For one week of the year, visual artists, composers and choreographers take over Cape Town, installing and presenting provocative work in its public spaces. This year Infecting The City, the festival Jay Pather curates, features 52 works by national and international artists. His festival audience combines with the public and “an unlikely sharing of art” occurs, which is in line with Pather’s vision.
“I’m interested in bringing anarchic ideas into conventional and public spaces,” he says.
Pather, 53, is an art maker too, and describes his own work as mixed media, site-responsive performance that has its roots in choreography and visual arts. His Julius Caesar was presented as several installations in 14 rooms of the Cape Town City Hall recently.
“Artists in the city make work that reveals the contradictions of a beautiful landscape and the ugliness of the continued legacy of poverty,” says Pather, who believes the real test for Cape creatives is how they remap the city, yanking it from its horrible past. It’s what drives the Durban native (he was New York-based before making Cape Town his home seven years ago).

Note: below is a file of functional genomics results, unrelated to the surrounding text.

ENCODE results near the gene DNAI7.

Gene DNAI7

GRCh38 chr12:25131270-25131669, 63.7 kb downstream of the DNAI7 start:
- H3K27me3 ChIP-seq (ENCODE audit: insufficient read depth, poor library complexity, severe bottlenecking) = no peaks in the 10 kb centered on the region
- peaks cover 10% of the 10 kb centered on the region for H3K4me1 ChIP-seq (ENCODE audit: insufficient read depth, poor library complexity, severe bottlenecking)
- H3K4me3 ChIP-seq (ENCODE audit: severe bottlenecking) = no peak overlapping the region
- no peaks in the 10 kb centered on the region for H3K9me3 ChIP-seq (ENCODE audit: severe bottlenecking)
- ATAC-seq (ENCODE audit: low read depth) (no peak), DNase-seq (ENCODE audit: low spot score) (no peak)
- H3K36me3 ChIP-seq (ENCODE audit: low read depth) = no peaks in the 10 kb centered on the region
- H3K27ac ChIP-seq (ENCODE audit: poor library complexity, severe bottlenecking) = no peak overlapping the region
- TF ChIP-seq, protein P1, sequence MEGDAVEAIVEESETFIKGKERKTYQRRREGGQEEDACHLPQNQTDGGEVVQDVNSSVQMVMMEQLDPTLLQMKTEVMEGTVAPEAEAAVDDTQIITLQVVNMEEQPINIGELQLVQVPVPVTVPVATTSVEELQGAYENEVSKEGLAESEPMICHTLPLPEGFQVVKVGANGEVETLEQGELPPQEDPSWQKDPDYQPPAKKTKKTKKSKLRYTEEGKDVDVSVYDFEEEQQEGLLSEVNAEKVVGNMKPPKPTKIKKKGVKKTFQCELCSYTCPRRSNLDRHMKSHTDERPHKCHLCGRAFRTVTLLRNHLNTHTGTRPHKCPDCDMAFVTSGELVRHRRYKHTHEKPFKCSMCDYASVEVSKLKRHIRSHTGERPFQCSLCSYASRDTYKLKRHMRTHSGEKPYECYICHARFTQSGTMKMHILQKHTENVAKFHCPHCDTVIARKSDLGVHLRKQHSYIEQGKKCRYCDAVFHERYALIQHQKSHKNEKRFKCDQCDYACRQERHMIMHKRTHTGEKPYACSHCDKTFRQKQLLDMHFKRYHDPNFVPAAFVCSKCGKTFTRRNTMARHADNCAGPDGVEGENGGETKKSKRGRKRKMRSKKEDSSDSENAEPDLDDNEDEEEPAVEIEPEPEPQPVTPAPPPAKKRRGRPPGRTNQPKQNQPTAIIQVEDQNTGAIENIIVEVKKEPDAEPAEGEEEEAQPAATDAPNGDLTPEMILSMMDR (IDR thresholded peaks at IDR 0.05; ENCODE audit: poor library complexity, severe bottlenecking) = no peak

Pather is tuned to its heartbeat, living in an apartment in the city centre. He walks everywhere, thriving on the urban energy spilling out of the cafes, bars and shops on nearby Long Street.
“There is a strong appetite in this city for innovation and risk,” he says. “The re-imagining of proud indigenous traditions with modernity are a great source of inspiration.”
- A night at Intimate Theatre, a small gem of a venue devoted to works of innovation.
- A night at 021, a club with cutting edge music (and on the weekends, drag from the Cape Flats), located in Green Point.
- Bread, Milk & Honey for a mix of healthy salads and decadent dark chocolate tarts.
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